10 Ways To Prepare Your Car For Spring And Summer


In some parts of the country, residents can see up to nearly 100F temperature changes throughout the year. If they filled up their tires to 38 PSI on a -15F night in the winter, and today they are seeing 85F in the shade, that can mean the tire is now at 48 PSI, and more if it’s sitting in the sun! Therefore, we must make sure to check those tire pressures. And yes, this goes for you nitrogen users as well.

Our Mazda MPV minivan can see sub-freezing weather in the heart of America, while also experiencing 100-plus degree weather during its yearly drives to California through the desert. If we were to use the same tires and not check them all year, our pressures could be all over the place and negatively affecting fuel economy as well as tire wear.

Our Mazda MPV uses winter-specific tires during the cold months, which are phenomenal in sub-freezing weather as well as in the snow–just check out our winter tire test, where we worked a few all-wheel-drive trucks in the snow (including this one by a football field from 0-40-0). If you're like us, and used winter tires during the winter, it's time to put them away for the hotter months. Mounting all-seasons onto your year-round driver in the Spring will ensure better wet-handling in warmer weather and not prematurely wear your winter tires. Ideally, winter tires should only be used in less-than-42F weather.

When removing your winter tires, you can have your little elves remove any pebbles that got picked up into the sipes with a screwdriver before storing them away. They'll love it.
If your'e going to have your tires off, might as well check the brake pads as well. In most cars you should be able to see the brake pad life left from behind the wheel, however. It just depends on the wheels the vehicel has, and whether you can see behind them. These are our brakes to the minivan.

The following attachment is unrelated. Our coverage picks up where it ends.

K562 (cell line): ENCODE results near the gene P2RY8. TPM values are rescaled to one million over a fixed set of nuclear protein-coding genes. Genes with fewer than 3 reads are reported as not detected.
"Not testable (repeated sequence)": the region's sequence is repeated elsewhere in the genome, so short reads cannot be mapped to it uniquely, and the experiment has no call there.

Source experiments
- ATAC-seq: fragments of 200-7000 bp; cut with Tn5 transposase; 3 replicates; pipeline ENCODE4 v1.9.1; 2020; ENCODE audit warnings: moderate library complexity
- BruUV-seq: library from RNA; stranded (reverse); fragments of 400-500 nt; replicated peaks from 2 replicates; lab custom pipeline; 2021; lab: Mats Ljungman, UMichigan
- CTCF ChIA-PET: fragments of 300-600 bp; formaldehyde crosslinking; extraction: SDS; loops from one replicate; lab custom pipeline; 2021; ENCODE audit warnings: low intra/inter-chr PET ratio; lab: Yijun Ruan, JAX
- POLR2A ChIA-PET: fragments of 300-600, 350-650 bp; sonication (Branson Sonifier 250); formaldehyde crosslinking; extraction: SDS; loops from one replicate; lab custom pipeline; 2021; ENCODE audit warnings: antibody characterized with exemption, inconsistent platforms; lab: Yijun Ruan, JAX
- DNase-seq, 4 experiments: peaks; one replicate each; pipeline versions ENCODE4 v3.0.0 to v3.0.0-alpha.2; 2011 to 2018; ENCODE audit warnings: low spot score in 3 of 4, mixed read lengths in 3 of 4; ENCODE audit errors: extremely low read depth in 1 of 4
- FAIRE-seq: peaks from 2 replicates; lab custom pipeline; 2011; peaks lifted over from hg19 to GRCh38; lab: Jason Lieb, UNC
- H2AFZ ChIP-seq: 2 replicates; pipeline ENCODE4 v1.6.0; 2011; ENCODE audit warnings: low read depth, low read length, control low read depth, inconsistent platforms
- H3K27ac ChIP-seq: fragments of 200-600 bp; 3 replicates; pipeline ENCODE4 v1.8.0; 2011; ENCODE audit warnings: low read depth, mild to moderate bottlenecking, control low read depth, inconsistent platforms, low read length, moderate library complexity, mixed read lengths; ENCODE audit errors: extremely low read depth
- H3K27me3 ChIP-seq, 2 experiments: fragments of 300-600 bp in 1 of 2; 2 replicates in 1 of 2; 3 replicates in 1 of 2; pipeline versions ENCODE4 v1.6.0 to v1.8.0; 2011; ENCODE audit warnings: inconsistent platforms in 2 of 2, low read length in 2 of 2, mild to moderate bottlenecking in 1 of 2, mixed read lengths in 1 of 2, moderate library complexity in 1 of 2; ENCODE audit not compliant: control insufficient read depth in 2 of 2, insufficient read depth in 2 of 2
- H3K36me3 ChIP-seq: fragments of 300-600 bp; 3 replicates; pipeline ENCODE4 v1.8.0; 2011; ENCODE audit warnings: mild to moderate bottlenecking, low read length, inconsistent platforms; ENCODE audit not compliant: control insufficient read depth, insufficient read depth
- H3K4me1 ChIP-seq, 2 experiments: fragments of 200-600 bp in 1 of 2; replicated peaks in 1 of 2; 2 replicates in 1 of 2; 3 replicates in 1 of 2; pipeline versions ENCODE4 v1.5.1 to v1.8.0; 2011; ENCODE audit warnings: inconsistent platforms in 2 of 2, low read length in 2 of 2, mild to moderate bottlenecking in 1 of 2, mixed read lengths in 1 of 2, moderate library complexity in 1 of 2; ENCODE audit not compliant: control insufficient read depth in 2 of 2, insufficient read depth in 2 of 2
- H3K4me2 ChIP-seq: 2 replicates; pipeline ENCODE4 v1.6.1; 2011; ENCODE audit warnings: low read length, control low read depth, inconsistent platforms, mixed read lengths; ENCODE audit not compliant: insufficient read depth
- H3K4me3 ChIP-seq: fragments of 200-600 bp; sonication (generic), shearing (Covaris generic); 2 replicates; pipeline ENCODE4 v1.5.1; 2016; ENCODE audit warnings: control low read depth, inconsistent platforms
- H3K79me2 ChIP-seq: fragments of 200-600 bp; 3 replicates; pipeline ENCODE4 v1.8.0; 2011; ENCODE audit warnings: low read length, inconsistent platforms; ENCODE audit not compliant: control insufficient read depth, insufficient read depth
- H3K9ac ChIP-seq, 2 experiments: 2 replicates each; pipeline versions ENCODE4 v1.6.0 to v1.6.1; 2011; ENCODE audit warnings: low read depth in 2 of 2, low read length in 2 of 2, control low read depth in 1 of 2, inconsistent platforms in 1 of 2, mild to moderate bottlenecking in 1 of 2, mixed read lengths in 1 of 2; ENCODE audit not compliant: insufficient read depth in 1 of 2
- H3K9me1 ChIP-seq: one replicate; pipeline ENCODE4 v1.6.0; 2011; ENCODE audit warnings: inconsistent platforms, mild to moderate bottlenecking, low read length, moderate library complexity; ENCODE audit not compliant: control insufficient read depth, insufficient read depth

As important as tires and tire pressures are, a vehicle with properly inflated tires will not handle well—and suffer premature wear—if the alignment is off. During the winter months, especially when driving around in the snow, drivers tend to more often slide into curbs and run over things they otherwise would have seen, like small boulders or other objects in the road. When hitting these objects, the alignment can become slightly altered. Therefore, you can make sure your vehicle’s alignment is up to par by taking it to an alignment shop. If you were planning to swap new coil-overs or suspension bushings, do those first before doing the alignment.

Project M3's got an alignment done at Brakes Plus Automotive in Lenexa, Kansas after getting a set of Whiteline bushings installed. We're planning to install a new set of rear trailing arm bushings for this year, which will more than likely mean another visit to Brakes Plus.

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